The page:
When I first trekked to Manang back in 2009, it rained and snowed the whole trip. Cloud hid the mountain. Snow covered the trail. We crawled to Tilicho on the slippery trail with our four legs and crossed Thorungla Pass with poor visibility, heart-piercing cold wind, and knee-deep snow. I enjoyed it then, but every time I remember crossing the pass without proper gears sends chills down my spine. The trip turned wild and adventurous, but definitely not a wise one.
This time, the trek to Manang might be less adventurous but a beautiful one: good weather, clear blue sky, food, festival, and the odyssey with my love. We took the alternative route from Dhikur Pokhari through Upper Pisang and Ghyaru – a beautiful village sitting at an elevation of nearly 3800 m – looking over the majestic Annapurna mastiff in the south and the beautiful valley and Marshyangdi river down. The most enjoyable and scenic section of the trek.
In Manang and Khangsar village, locals were busy with the archery festival ‘Meta’. Those who reside in cities also come to the village during the annual festival. We were fortunate to observe it. Men gather and play archery for 4-5 days. Traditionally, on the pretext of playing, the village’s male leaders used to gather to discuss and plan local affairs for a year before the cropping season starts .
The other highlight of the trek was the local food. In 2009, on my first trek to Manang, little did I know about the local foods. We had daal-bhat almost every day. The only new food experience I had then was marchya, a salty butter tea that is popular across the Himalayan mountainous belt. I remember the guest house owner made us the tea early morning churning nak (the female yak) butter, salt, milk and brewed tea together in a long narrow cylindrical wooden vessel. Nowadays, people barely make tea the traditional way. An electric blender churns tea in a minute.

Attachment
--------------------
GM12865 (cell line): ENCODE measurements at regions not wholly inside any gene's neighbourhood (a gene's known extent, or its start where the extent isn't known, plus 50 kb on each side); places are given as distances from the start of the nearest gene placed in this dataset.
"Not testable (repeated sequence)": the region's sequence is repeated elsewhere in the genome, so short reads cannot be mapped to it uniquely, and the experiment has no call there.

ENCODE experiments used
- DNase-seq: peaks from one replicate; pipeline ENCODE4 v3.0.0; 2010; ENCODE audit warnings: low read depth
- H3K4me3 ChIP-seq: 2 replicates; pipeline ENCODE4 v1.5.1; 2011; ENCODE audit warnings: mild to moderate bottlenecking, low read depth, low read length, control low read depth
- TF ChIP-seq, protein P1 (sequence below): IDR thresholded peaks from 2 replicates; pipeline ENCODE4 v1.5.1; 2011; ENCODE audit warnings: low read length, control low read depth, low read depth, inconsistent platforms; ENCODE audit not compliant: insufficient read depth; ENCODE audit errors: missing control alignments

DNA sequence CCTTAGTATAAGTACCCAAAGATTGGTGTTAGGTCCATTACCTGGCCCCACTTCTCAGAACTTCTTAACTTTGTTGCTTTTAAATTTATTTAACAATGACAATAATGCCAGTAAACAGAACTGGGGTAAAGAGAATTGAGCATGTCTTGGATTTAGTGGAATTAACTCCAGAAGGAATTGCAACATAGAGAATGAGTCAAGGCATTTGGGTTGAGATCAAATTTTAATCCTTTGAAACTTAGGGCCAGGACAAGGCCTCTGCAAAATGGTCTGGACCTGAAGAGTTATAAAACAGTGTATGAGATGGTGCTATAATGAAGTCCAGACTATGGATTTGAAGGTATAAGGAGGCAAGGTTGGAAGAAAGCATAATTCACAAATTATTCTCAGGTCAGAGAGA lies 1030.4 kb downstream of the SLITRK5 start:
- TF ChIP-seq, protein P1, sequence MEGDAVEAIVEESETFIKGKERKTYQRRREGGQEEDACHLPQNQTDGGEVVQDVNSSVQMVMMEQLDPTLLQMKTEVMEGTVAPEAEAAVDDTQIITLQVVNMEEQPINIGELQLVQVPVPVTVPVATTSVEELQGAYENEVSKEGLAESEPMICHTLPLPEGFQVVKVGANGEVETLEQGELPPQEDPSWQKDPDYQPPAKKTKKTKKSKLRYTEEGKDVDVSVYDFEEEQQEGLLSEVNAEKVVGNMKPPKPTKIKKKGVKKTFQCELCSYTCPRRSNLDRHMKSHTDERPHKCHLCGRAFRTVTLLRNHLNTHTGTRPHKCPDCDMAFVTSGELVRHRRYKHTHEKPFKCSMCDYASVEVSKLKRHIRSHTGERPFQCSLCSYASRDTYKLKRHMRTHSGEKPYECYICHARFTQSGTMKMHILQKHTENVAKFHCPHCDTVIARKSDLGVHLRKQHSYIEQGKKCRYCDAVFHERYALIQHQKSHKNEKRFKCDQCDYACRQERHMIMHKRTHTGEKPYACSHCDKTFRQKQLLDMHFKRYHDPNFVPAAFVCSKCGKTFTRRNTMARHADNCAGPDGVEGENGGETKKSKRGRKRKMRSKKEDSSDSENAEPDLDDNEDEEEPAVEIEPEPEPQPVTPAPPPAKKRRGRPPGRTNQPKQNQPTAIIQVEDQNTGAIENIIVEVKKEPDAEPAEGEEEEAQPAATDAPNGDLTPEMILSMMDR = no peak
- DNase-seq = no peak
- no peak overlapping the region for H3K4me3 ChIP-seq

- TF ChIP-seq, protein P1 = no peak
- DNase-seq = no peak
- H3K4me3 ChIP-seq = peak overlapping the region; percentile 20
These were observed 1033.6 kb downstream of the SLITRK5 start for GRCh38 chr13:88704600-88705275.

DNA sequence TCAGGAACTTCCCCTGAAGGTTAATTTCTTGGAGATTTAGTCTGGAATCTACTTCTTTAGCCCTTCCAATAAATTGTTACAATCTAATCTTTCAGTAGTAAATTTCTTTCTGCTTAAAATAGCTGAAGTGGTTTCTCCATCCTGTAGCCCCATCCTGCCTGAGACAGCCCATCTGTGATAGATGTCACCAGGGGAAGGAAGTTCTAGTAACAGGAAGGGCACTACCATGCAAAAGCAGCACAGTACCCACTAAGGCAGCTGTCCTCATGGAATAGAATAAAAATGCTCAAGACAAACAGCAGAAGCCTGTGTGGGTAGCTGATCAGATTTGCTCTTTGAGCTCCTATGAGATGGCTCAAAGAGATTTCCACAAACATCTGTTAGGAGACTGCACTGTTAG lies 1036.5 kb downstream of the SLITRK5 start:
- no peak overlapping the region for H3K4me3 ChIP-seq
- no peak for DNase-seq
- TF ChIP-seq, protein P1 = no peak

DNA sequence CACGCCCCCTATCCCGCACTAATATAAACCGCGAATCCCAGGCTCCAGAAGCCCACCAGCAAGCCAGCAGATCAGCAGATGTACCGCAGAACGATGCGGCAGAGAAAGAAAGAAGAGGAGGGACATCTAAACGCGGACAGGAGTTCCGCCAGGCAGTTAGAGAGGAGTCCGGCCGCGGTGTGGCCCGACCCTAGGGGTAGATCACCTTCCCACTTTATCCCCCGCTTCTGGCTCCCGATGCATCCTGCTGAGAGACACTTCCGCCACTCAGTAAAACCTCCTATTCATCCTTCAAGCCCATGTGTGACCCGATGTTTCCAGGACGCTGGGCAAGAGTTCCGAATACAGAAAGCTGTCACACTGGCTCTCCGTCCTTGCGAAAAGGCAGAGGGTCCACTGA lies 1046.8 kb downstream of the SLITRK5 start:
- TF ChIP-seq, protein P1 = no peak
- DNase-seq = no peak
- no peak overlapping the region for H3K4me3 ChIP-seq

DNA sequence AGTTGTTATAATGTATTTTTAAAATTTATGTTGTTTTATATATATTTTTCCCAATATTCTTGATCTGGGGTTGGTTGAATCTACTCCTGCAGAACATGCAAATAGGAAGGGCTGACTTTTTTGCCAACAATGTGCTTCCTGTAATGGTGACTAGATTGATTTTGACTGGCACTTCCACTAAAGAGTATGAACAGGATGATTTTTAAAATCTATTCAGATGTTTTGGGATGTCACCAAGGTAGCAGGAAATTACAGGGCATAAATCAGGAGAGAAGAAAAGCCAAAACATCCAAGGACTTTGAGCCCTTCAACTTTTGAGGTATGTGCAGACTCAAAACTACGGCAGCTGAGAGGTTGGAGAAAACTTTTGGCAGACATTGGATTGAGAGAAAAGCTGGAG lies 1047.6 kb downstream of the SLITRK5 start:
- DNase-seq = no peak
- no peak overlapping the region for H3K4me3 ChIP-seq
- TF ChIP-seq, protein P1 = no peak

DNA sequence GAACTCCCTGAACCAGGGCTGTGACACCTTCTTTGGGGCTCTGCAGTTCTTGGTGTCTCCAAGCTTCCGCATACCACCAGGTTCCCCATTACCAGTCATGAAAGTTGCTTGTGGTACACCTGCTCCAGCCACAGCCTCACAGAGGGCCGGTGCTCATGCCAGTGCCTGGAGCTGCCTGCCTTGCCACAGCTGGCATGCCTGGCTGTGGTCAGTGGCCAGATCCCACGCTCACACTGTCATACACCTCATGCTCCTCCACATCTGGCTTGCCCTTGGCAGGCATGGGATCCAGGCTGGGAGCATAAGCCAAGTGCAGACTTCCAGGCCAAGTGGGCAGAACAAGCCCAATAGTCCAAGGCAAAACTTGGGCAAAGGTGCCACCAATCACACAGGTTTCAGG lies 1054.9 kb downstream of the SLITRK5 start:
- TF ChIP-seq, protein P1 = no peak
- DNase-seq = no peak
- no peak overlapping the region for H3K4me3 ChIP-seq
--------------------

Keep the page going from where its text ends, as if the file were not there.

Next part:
The culinary experience started even before the Manang Valley. In Jagat, while I was waiting for my love to join the trek, the hotel owner Didi made us a deep-fried slightly sweet maize flour bread that we had with chili-timmur dip and potato curry. I had never seen, let alone tasted, a deep-fried maize flour roti before. She used a powder made from a wild tree bark known as ‘kaulo’ to make it soft.
The best food experience we had during the whole trip was in Khangsar, a beautiful village with traditional buildings located nearly two hours walk from Manang village, on the way to Tilicho lake. We discovered the Hotel Mesokanta-La and Restaurant randomly while looking for a place to stop for a cup of tea on our way to Tilicho. As I was ordering tea, blood sausage (ghinte), dried yak meat, and preserved yak fat (chhi) hung over the firewood oven caught my eye. We had stopped for tea but ended up having a small plate of blood sausage for breakfast. Cooked in haste, blood sausage was a bit hard to chew and had a strong aroma but a delicious taste. I already knew that we would stop here on our way back to enjoy the local delicacies to the fullest.
While returning from Tilicho, we spent a night in the hotel. The owner-couple, Tshering didi and Kanchha dai, made us delicious traditional meals using local produces dried-yak meat & potato curry, wild mushroom curry, ghinte–pote khu (dried yak blood sausage and buckwheat greens powder soup), which we had with buckwheat dhindo (thick porridge-like). For breakfast, she made us another local dish that I never had before: alu ken. It is mashed rice and potato flavoured with preserved yak fat, which is served with simple uncooked soup made from garlic, sichuan pepper, salt, chilies, and warm water.
Eating local foods makes travel immersive. Not only that you are supporting the local community, agriculture practice, and economy but also appreciating and acknowledging the culture. Through food, we connect. We learn so much about the people and community.
In Khangsar, we learned a lot about Manang culture, history, foods, and changing society through Tshering didi and Kancha dai. We also learned recipes of the dishes we had. Didi told us she felt happy that we asked for the local foods. We also bought loads of local produce we could squeeze into our backpacks.